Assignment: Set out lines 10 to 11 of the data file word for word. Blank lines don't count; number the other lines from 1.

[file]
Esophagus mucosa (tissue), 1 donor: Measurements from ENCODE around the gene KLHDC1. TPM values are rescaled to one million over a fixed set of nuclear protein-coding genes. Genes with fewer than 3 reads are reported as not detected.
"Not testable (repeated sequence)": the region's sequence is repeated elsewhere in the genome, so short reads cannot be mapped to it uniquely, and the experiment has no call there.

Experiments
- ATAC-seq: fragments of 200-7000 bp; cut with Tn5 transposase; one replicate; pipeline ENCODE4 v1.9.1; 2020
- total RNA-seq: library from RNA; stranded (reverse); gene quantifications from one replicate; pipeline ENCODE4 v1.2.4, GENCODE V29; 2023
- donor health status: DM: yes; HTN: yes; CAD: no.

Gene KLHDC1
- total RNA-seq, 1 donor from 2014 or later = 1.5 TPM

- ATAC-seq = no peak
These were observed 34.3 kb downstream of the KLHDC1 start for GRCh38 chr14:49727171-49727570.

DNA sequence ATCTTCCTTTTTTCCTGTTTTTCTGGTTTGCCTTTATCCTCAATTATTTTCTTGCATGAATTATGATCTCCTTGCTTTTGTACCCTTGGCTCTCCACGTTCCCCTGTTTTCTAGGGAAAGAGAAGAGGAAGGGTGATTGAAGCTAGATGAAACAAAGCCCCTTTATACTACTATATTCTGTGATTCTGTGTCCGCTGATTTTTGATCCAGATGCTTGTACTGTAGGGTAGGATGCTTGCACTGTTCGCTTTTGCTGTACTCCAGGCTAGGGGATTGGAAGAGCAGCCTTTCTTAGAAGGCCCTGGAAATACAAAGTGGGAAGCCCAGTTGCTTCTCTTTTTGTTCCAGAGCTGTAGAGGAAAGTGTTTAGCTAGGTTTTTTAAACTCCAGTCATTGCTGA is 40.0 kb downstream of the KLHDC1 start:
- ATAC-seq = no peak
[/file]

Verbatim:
These were observed 34.3 kb downstream of the KLHDC1 start for GRCh38 chr14:49727171-49727570.

DNA sequence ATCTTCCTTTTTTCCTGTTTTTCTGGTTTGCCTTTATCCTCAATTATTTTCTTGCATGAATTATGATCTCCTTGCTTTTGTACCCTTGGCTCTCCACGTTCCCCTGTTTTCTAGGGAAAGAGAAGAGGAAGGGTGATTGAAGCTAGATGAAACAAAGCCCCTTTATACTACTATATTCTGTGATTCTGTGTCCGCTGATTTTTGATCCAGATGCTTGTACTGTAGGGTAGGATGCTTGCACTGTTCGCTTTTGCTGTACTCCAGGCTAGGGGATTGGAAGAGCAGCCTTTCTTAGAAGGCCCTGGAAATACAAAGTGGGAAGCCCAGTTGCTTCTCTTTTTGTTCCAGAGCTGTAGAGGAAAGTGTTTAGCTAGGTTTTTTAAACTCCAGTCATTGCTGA is 40.0 kb downstream of the KLHDC1 start: